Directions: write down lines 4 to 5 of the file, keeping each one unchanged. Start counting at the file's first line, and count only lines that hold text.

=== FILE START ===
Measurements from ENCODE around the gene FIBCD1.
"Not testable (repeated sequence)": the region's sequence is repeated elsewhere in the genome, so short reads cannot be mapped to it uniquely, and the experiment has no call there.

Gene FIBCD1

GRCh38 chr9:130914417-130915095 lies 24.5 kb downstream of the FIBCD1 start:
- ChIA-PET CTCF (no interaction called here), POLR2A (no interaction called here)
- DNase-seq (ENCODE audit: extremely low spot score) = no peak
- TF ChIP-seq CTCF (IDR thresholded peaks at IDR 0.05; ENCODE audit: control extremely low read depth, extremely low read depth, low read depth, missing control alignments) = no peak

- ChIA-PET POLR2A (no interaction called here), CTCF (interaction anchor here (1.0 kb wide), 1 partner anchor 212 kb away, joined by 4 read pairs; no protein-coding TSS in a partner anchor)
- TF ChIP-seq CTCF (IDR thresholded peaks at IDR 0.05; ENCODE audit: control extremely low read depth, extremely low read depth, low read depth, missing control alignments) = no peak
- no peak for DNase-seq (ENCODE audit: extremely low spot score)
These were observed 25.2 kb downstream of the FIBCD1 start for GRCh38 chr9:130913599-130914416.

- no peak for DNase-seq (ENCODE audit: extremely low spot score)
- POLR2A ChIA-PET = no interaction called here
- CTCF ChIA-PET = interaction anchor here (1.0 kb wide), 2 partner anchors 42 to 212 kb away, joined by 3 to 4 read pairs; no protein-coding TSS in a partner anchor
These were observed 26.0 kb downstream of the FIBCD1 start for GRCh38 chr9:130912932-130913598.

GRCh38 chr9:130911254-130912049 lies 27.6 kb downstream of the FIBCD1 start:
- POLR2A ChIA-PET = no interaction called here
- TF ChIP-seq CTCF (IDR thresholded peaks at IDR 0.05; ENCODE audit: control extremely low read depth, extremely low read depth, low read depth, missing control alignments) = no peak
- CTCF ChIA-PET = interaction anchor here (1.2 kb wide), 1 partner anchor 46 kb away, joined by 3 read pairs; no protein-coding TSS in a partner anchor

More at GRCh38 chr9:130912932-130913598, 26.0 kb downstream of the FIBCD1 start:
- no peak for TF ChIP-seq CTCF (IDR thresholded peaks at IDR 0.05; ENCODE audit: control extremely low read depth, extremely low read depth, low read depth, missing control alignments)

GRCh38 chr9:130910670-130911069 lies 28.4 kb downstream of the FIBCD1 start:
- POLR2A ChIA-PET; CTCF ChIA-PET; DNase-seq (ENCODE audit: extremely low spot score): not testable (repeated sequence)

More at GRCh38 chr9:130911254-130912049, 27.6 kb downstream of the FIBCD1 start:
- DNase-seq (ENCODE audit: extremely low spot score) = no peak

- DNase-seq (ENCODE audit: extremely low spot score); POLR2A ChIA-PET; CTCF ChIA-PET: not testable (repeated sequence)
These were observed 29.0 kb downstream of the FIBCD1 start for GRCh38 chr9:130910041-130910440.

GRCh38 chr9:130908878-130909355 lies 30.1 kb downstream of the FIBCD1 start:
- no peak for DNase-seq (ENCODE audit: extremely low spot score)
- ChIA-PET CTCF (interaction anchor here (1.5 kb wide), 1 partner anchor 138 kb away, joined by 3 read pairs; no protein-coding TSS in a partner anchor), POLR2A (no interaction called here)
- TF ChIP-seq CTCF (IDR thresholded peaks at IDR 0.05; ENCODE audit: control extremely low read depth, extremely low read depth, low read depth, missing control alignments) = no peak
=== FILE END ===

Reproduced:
GRCh38 chr9:130914417-130915095 lies 24.5 kb downstream of the FIBCD1 start:
- ChIA-PET CTCF (no interaction called here), POLR2A (no interaction called here)